U.S Senator for California 

California voters can vote on either or both for two U.S. Senate contests: Democrat Alex Padilla and Republican Mark Meuser are vying for the U.S. Senate. 

The first contest asks voters to select a representative to be the U.S. senator for the next full term of office from Jan. 3, 2023, to Jan. 3, 2029. A full term of office for a U.S. senator is six years.  

The second contest for the U.S. Senate seat is asking which person should be in the position for the rest of the current term of office, which ends on Jan. 3, 2023. Padilla was appointed by Gov. Gavin Newsom to fill the remainder of Kamala Harris’ term after she was elected vice president. 

State of California 

Californians will decide new state representatives including governor, lieutenant governor, secretary of state, controller, treasurer, attorney general, insurance commissioner and insurance commissioner. 

Democrat Gov. Gavin Newsom faces off against Republican challenger Brian Dahle to lead the state as governor. Democrat Eleni Kounalakis and Republican Angela Jacobs are running for lieutenant governor.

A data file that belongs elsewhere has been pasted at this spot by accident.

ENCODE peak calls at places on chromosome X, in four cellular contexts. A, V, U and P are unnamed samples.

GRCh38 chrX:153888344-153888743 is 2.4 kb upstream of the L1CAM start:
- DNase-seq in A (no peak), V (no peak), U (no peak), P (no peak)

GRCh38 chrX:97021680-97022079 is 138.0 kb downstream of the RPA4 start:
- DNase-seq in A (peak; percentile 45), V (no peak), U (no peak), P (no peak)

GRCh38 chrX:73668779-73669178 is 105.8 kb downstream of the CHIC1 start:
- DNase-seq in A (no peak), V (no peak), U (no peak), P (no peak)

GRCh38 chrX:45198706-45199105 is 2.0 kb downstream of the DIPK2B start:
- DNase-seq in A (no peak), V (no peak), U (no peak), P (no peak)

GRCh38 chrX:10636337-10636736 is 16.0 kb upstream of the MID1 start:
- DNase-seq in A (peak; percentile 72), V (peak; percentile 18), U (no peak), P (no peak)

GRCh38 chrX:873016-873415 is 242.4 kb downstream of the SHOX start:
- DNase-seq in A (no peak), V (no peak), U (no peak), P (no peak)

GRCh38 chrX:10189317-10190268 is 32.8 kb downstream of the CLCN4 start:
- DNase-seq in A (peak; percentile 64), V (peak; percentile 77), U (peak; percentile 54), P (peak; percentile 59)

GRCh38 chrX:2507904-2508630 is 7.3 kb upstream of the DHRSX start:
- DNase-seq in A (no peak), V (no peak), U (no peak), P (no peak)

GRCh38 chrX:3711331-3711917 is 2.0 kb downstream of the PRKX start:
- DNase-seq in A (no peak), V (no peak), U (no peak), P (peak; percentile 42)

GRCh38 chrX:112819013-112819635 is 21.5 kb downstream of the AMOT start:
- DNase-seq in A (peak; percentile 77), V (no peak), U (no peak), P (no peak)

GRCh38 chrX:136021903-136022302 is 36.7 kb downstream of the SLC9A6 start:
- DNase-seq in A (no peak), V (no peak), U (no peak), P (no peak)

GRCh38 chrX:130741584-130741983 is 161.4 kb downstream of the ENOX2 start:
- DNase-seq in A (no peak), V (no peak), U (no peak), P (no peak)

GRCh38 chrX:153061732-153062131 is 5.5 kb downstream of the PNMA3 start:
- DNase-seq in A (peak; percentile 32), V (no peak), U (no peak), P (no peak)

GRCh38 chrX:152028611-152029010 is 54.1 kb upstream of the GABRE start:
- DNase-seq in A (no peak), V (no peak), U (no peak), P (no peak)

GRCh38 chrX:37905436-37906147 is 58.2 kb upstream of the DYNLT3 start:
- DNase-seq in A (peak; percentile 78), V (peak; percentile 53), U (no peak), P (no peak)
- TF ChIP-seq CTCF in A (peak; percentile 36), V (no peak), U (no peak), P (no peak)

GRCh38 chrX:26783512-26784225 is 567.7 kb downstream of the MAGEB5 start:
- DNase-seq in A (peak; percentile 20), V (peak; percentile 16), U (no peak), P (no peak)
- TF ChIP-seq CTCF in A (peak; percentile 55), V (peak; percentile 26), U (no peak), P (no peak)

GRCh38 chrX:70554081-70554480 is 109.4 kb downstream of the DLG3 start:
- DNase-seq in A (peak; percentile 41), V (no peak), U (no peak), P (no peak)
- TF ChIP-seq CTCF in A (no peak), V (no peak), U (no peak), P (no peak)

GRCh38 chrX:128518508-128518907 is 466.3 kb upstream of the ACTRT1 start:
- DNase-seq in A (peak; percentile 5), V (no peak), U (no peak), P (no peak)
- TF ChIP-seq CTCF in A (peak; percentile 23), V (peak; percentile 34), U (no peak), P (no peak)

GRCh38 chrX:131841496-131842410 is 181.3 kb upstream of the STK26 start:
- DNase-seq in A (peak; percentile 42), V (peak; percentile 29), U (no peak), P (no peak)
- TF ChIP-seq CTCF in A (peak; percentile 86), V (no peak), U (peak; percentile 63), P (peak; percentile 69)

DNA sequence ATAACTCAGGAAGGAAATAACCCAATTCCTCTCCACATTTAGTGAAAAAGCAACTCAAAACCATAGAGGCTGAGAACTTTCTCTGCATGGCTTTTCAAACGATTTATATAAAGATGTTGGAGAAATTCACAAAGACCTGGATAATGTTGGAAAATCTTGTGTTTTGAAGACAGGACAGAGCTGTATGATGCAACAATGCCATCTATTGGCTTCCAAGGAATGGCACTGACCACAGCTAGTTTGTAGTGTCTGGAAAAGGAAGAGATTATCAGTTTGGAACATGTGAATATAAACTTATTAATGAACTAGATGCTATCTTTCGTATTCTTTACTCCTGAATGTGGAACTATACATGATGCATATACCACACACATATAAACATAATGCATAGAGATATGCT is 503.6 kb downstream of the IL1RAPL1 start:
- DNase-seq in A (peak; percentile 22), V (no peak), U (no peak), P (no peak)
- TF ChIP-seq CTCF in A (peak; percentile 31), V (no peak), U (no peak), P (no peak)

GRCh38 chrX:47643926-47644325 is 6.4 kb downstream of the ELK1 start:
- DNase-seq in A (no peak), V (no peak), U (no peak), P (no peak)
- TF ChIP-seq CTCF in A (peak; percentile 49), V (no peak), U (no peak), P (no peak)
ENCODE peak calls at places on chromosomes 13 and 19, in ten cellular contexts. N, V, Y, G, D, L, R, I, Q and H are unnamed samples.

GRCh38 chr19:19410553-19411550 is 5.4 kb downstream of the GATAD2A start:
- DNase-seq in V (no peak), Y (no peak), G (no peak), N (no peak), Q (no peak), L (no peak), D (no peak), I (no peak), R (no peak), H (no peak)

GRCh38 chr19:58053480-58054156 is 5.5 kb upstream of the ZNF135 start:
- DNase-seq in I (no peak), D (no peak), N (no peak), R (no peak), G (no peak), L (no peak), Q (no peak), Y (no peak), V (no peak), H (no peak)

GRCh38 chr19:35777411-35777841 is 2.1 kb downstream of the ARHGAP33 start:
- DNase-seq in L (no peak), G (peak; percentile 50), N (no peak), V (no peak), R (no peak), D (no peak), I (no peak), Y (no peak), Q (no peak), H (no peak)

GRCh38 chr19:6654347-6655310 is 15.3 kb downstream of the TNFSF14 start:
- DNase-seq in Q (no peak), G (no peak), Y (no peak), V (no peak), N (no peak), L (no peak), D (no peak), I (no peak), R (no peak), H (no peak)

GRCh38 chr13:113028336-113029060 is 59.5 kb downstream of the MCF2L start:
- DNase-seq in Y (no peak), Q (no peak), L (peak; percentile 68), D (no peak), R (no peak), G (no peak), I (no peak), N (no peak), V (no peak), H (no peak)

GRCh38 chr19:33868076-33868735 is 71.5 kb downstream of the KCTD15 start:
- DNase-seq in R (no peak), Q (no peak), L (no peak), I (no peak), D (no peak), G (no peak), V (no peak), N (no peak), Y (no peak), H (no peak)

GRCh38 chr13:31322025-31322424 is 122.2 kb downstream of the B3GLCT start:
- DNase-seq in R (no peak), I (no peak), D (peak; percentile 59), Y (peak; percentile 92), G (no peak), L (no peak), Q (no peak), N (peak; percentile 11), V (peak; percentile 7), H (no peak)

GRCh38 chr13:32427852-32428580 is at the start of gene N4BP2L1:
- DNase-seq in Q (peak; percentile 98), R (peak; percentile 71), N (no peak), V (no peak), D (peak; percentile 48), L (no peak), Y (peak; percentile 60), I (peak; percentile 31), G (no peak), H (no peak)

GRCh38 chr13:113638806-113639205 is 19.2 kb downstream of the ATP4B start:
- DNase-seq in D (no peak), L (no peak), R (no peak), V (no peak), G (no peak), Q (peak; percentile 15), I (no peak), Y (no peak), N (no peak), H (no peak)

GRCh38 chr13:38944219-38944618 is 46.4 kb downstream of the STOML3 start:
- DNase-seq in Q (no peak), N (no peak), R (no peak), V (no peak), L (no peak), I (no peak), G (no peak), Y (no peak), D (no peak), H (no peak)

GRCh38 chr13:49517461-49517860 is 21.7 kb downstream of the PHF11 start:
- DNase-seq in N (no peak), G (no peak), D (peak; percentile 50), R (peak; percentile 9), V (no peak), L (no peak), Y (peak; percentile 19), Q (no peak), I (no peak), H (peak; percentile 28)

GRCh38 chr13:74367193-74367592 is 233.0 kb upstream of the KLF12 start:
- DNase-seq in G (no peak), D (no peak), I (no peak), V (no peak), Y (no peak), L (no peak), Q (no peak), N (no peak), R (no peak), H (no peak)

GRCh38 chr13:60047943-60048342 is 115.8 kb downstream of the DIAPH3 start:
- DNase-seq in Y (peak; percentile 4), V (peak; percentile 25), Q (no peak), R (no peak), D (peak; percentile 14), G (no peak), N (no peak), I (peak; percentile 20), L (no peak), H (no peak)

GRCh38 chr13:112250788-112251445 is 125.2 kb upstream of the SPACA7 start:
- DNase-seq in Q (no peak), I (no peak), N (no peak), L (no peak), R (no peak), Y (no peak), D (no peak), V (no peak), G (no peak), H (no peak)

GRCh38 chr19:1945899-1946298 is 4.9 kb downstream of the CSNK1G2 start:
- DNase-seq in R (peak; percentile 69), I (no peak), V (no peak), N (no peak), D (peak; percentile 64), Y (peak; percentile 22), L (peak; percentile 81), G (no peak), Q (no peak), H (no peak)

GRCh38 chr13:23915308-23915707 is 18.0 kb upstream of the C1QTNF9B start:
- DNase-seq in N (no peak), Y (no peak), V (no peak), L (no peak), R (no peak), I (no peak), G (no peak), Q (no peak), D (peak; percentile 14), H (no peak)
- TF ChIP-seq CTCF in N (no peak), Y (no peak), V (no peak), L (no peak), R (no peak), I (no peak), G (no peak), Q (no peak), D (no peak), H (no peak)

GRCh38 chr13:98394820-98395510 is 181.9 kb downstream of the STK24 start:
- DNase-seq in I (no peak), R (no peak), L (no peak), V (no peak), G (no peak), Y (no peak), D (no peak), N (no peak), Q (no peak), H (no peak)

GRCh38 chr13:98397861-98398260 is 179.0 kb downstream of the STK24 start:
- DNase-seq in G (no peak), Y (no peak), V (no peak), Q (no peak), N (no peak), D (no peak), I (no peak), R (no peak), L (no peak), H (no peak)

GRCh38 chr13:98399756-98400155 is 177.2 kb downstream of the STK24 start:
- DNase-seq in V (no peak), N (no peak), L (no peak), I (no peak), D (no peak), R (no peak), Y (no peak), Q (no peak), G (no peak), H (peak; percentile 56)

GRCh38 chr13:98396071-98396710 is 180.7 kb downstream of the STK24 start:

Republican Rob Bernosky and Democrat Shirley Weber are running for secretary of state. Republican Lanhee Chen and Democrat Malia Cohen seek the seat for state controller. 

Democrat Fiona Ma and Republican Jack Guerrero are vying for state treasurer while Republican Nathan Hochman and Democrat Rob Bonta aim for California attorney general. 

Lastly, Republican Robert Howell and Democrat Ricardo Lara face off in the race for insurance commissioner, and Democrat Tony Vazquez faces off against independent Marie Manvel to be a member of the Board of Equalization.  

Measures and Propositions